Human consumption of feces is considered to be a form of psychopathology, similar in some respects to pica. My only clinical experience with coprophagia was in the 1960s; the patient was a 26-year-old man impaired by severe mental retardation. At that time there was a paucity of literature on the cause of coprophagia; there has been little if any change since that time, perhaps because few want to think or write about this subject.
      The most notorious coprophagic species is the dung beetle, Scarabaeus sacer. The male and female beetles make balls from dung and roll them into burrowed holes. The female beetle then deposits her eggs onto these balls. Once the emerging larvae hatch, they feed on the dung. At the appropriate size and time, they climb out of these holes, and the life cycle proceeds.

      Ancient Egypt the mythology. http://www.egyptianmyths.net/scarab.htm. Accessed May 15, 2015.

      We do not know how the dung beetle, most often known as the sacred scarab, came to be seen as the symbol for Khepri (also called Khepera, Kheper, Khepra, or Chepri), the ancient Egyptian god linked to healing and new life (Figure).
      Figure thumbnail gr1
      FigureScarabaeus sacer. Photograph credit R. Shader.
      Khepri was thought to push the sun across the sky, leading to daily rebirth.

      Ancient Egypt the mythology. http://www.egyptianmyths.net/scarab.htm. Accessed May 15, 2015.

      On a visit to Egypt, I saw many depictions of Khepri, portrayed as a beetle pushing the sun (an orange orb). While trying to discover more about Khepri and the dung beetle, I came across a website that advertises the products of a company called Khepra Egyptian Skin Care.

      Khepra Egyptian Skin Care. http://www.khepra.com/Merchant5/merchant.mvc?Screen=ABOU. Accessed May 15, 2015.

      Khepra Egyptian Skin Care uses the scarab as its logo. Among its products is one called Khepra Foot Balm. Consistent with our focus, this product is claimed to be beneficial for patients with DM with foot care problems. Unfortunately, I was unable to reach the clinician cited as conducting the study that supports this claim.
      Finally, would you believe there is a Facebook site called Don’t Step in the Poop, a humorous site dedicated to self-help?

      Don’t Step in the Poop Facebook. https://www.facebook.com/dontstepinthepoop. Accessed May 15, 2015.

      Clinical Therapeutics will continue the push to clarify the role, if any, of the microbiome (aka, merde, poop) in DM (ie, the BM in DM) and other conditions.
      Endocrinology, Diabetes, and Other Endocrine Disorders Specialty Updates are published annually and are available as FREE ACCESS content on the journal’s website. The previous Specialty Update for this section, entitled “Diabetes Update,” was published in Volume 36, Number 4 of Clinical Therapeutics. To view the Diabetes Update, see the articles below:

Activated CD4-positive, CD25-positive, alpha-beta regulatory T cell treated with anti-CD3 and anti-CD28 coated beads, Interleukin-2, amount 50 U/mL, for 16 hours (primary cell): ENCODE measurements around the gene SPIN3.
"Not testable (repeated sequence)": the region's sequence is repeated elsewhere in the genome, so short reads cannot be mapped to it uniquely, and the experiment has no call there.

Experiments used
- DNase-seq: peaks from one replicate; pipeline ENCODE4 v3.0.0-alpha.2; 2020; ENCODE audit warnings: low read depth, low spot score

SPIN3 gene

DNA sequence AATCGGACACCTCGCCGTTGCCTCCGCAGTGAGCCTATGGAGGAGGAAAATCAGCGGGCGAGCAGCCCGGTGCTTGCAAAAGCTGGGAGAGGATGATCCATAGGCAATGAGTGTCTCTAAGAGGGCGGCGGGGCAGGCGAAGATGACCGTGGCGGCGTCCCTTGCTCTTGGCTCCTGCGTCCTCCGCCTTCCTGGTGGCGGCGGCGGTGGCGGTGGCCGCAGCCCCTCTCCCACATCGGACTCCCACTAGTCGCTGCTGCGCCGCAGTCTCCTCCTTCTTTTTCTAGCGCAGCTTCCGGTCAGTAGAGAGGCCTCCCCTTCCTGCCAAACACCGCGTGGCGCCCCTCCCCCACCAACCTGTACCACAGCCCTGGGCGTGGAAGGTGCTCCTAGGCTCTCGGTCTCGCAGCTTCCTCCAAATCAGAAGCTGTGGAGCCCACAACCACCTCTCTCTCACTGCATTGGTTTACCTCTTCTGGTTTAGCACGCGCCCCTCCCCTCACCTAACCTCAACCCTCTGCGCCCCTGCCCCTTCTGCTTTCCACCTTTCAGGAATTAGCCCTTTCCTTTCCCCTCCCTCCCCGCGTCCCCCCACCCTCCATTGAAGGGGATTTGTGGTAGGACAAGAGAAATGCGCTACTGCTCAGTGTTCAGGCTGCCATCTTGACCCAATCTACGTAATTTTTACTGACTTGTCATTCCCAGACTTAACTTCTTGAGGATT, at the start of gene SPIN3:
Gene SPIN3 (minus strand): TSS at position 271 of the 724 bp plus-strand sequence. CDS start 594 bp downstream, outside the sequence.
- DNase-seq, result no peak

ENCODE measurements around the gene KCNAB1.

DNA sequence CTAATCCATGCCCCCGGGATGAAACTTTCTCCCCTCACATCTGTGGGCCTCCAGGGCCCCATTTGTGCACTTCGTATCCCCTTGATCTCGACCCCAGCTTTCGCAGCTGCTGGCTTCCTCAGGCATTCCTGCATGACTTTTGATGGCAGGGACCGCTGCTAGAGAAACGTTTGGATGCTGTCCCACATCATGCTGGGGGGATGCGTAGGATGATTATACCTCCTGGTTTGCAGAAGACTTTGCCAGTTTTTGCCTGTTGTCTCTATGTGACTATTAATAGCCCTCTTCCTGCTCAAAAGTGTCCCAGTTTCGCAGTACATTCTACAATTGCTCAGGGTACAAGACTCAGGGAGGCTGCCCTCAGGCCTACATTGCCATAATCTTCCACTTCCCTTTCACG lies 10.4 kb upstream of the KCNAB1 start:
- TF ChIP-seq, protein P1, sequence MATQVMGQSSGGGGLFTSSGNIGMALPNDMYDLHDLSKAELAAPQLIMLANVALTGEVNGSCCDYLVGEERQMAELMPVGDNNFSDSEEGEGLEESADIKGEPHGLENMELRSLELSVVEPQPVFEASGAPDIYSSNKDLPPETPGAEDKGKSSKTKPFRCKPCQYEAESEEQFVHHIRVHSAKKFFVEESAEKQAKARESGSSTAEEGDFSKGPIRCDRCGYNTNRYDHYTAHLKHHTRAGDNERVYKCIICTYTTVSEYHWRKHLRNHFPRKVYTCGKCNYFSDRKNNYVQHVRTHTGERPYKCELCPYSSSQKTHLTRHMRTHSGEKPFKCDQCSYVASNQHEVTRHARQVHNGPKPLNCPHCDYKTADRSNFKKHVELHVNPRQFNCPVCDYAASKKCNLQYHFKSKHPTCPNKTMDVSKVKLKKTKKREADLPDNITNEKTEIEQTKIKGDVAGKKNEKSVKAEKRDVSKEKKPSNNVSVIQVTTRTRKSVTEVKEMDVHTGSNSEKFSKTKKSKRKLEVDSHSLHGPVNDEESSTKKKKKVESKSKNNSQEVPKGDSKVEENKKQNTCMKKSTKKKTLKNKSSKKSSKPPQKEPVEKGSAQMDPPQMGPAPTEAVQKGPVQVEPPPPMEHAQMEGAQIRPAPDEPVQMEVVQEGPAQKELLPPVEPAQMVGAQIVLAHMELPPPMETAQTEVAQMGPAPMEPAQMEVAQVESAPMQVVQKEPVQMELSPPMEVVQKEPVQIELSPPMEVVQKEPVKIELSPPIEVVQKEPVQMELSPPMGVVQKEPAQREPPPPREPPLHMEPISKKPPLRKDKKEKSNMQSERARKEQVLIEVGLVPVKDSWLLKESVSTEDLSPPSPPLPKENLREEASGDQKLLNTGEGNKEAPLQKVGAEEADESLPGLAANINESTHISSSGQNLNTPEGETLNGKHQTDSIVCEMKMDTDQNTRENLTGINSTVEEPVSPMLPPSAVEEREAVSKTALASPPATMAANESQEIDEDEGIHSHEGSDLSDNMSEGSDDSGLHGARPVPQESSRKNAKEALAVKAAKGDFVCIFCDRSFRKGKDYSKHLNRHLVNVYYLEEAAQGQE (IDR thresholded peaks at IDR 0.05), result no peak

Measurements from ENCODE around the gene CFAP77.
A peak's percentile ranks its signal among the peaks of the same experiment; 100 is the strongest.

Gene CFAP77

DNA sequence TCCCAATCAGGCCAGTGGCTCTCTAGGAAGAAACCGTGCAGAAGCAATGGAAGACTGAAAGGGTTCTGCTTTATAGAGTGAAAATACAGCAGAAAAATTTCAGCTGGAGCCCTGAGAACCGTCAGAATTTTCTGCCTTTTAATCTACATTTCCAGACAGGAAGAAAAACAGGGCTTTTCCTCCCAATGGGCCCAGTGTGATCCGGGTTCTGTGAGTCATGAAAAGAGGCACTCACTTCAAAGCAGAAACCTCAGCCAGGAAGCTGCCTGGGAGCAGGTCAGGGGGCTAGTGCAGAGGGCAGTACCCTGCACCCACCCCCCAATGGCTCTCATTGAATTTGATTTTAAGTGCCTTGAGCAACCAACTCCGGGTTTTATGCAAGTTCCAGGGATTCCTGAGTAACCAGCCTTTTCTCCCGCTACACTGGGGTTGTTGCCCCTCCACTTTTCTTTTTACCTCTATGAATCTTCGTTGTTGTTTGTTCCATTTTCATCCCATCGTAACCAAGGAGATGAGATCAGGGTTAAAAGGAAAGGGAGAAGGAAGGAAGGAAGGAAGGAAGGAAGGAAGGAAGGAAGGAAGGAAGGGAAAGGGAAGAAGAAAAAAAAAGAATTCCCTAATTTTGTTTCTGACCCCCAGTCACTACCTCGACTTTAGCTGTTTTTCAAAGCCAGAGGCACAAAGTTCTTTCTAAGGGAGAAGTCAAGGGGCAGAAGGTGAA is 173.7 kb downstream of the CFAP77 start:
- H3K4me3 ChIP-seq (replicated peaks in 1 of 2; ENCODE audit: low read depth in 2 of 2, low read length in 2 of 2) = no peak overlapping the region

References

        • DeFronzo R.A.
        • Lewin A.
        • Patel S.
        • et al.
        Combination of empagliflozin and linagliptin as a second-line therapy in subjects with type 2 diabetes inadequately controlled on metformin.
        Diabetes Care. 2015; 38: 384-393
      1. Med Lett Drugs Ther. Glyxambi - A new combination for type 2 diabetes. 2015 Apr 27;57(1467):65-66

      2. IMS Institute for Healthcare Informatics. A review of the use of medicines in the U.S. in 2014 -- medicines use and spending shifts. April 2015. Available at: http://www.IMSHealth.com. Accessed May 14, 2015.

        • van Olden C.
        • Groen A.K.
        • Nieuwdorp M.
        Role of intestinal microbiome in lipid and glucose metabolism in diabetes mellitus.
        Clin Ther. 2015; 37: 1172-1177
        • Katalenich B.
        • Shi L.
        • Liu S.
        • et al.
        Evaluation of a remote monitoring system for diabetes control.
        Clin Ther. 2015; 37: 1216-1225
        • Wang L.
        • Sawhney M.
        • Zhao Y.
        • et al.
        The association between colchicine use and risk of diabetes among Veterans Affairs population with gout.
        Clin Ther. 2015; 37: 1206-1215
        • Desouza C.V.
        • Gupta N.
        • Patel A.
        Cardiometabolic effects of new class of antidiabetic agents.
        Clin Ther. 2015; 37: 1178-1194
        • Ascher-Svanum H.
        • Chen Y.-F.
        • Hake A.
        • et al.
        Cognitive and functional decline among mild Alzheimer’s disease dementia patients with and without comorbid diabetes.
        Clin Ther. 2015; 37: 1195-1205
        • Lewin R.A.
        Merde.
        Random House, New York1999
        • Lewin R.A.
        More on Merde.
        Perspect Biol Med. 2001; 44: 594-607
      3. Bacillus subtilis. http://en.wikipedia.org/wiki/Bacillus_subtilis. Accessed May 15, 2015.

      4. Coprophagia – what is it, and why do dogs do it? http://thedogtraininglady.com/coprophagia-what-is-it-and-why-do-dogs-do-it/. Accessed May 15, 2015.

      5. Ancient Egypt the mythology. http://www.egyptianmyths.net/scarab.htm. Accessed May 15, 2015.

      6. Scarab (artifact). http://en.wikipedia.org/wiki/Scarab_%28artifact%29. Accessed May 15, 2015.

      7. Khepra Egyptian Skin Care. http://www.khepra.com/Merchant5/merchant.mvc?Screen=ABOU. Accessed May 15, 2015.

      8. Don’t Step in the Poop Facebook. https://www.facebook.com/dontstepinthepoop. Accessed May 15, 2015.